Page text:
Joseph Cotto, 5/24/2016 [Archive]

For Today's Youth, an 1980s Film has the Answers

Editor's note: This column was originally published at Blogcritics Magazine

By Joseph Cotto

America is careening toward its next presidential election.

Primary season is all but over, and politicos can't stop talking about the problems facing our nation — as well as how they plan to fix them. Very few, if any, dare to bring up the essential reason for America's socioeconomic decline.

This reason is, more or less, a critical lack of motivation across the fruited plains. Young adults do not seem excited about getting ahead. Rather, a good number expect opportunities to be delivered them, and when the inevitable happens, set their sights lower and lower.

Is there anyone who they can look up to during a time like this? Indeed there is, but his identity might shock some and appall others.

The year was 1980, and the 'decade of me' had just morphed into the 'decade of greed'. It was during this distinct sociocultural twilight that director Paul Schrader's landmark film, "American Gigolo," hit theaters.

With a young Richard Gere in the title role, the film not only made fashion designer Giorgio Armani a household name, but raised serious interest about the unapologetically individualistic lifestyle.

Julian Kaye has it all; from a spacious modernist apartment with room service to a gorgeous Mercedes 450 SL to more women than he can handle requesting his services as an escort. He does not live destructively, explaining to an inquiring detective that he derives personal fulfillment from pleasuring clients.

On the same note, he does not live as a means to the ends of others, forcefully stating this much to a powerful, devious pimp.

Julian simply lives for himself, not expecting a single person around him to do the same. A strong financial success — until being framed for murder — he exemplifies the industrious, independent-minded innovator who turns his wistful American dream into an objective reality.

Without embracing the — for some — morally decadent and — for all of us residing outside certain Nevada counties — illegal nature of Julian's occupation, we should wonder why more people do not follow his lead in forging their own path through life.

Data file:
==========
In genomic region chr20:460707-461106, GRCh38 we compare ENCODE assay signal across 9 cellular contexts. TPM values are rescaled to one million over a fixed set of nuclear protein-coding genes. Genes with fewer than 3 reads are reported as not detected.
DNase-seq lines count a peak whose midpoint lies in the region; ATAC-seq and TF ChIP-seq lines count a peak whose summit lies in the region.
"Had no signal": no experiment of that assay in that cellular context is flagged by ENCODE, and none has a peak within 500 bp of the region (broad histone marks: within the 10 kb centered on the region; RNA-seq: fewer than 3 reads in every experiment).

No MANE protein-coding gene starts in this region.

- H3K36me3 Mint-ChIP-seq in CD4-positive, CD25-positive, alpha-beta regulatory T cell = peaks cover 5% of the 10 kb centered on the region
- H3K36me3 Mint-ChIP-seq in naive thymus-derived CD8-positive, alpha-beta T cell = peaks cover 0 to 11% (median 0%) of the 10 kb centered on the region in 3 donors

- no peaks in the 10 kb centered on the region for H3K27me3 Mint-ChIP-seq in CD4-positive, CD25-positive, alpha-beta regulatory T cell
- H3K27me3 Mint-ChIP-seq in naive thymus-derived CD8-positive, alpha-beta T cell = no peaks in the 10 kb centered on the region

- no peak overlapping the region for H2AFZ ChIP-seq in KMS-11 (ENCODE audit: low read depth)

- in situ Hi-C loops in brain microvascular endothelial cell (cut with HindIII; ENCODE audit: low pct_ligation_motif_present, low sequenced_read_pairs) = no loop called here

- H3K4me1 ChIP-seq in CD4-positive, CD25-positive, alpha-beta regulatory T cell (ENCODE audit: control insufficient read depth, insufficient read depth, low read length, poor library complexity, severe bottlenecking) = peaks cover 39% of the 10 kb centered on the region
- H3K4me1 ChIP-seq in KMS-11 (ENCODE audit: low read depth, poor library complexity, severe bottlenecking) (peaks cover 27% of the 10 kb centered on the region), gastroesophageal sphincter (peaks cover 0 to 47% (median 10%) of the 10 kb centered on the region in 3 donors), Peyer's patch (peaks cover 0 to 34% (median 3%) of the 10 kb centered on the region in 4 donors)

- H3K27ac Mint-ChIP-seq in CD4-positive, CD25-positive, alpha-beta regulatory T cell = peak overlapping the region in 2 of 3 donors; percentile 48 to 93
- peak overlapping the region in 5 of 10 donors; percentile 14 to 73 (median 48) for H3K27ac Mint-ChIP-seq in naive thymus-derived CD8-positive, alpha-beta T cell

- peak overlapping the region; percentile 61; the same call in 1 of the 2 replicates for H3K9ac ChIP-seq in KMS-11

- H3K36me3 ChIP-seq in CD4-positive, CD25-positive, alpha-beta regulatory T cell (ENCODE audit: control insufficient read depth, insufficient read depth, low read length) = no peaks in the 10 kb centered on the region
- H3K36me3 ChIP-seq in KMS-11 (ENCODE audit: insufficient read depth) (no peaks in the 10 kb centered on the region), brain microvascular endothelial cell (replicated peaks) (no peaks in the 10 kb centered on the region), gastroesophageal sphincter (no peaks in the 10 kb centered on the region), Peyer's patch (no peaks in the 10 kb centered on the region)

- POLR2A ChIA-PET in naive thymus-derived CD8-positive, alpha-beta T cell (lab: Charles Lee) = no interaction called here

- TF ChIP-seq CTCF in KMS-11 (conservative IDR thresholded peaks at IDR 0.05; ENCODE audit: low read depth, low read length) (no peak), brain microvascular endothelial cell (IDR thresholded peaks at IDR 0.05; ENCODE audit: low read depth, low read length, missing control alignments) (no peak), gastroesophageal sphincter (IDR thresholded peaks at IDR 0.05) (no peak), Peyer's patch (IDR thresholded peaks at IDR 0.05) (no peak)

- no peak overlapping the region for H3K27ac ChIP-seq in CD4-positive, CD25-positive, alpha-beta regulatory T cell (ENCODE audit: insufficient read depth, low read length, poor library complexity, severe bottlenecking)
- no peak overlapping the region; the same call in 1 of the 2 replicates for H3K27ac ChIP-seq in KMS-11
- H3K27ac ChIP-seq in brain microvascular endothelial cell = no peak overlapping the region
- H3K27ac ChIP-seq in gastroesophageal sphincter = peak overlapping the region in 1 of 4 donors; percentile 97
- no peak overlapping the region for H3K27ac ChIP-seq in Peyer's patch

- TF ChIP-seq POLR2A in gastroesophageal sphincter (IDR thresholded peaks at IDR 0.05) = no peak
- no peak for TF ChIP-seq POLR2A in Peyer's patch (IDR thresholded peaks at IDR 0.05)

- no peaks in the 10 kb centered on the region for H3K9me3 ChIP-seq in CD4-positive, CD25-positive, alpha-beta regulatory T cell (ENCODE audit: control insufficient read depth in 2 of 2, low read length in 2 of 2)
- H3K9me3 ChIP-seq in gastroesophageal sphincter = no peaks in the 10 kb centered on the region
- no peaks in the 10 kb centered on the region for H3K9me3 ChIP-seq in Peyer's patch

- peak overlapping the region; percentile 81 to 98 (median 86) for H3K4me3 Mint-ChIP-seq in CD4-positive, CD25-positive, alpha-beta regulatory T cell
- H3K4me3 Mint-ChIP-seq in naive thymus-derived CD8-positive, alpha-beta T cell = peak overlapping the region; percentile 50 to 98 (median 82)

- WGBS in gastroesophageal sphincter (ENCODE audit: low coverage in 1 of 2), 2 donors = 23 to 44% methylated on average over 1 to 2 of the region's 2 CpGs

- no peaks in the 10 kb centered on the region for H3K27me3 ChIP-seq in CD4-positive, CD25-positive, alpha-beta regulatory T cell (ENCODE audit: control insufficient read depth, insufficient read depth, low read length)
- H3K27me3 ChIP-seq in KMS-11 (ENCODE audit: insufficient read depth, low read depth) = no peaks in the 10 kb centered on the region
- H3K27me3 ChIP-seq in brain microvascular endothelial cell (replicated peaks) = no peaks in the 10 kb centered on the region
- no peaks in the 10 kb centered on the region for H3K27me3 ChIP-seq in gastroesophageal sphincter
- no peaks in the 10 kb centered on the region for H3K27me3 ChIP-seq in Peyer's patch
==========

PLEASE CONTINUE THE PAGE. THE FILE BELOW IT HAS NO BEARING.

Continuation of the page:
Traveling the fiscal and social path blazed by Millennials, who acted on advice from their Baby Boomer or Generation X parents, is a plan for abject failure. Racking up six-figure debt to get a Bachelor's degree in English or feminist studies while anticipating highly-paid employment is a recipe for moving back in with mom and dad.

It is also a keen plan for shouldering more debt than they ever incurred.

Nonetheless, this is the course of action taken by all too many. They then moan that the system is unfair and support politicians who promise to subsidize their bad decisions on the backs of productive, hardworking taxpayers. What many Millennials should have done is consider the economy, evaluate their own skills, and map out a feasible career. Just doing whatever and hoping that a college degree will solve all problems is problematic in and of itself.

Almost forty years ago, Julian showed us a time-tested way to be successful; a reliable way to actualize our respective full potentials.

Now that the tradition of a steady job from age twenty to sixty with secure retirement in store is gone — unless one finds serious public sector employment — what will most downtrodden Millennials do?

Will they still pursue that fantasy of a spouse, two or more kids, and a picket fenced house in the suburbs? Or, will they wake up and pursue their own passions without worrying about fitting into the antiquated social molds of yesteryear?

These are questions that must be answered individually. One thing is certain: Expecting public officeholders, parents, preachers, or people just making a go of it to pick up the tab for the maturity-impaired is not only unfair, but unsustainable.

Indeed, we must take responsibility for our own actions, and be unafraid to break convention in meeting the goals we have set for ourselves.

That is the American way, as taught by the American Gigolo. Such a lesson should not go unheeded. Just refrain from breaking any laws while pursuing your ambitions — that did not turn out well for Julian, and I cannot imagine it would for anyone else.


Copyright 2016 Joseph Cotto, distributed exclusively by Cagle Cartoons newspaper syndicate.

Joseph Cotto is a historical and social journalist, and writes about politics, economics and social issues. Email him at

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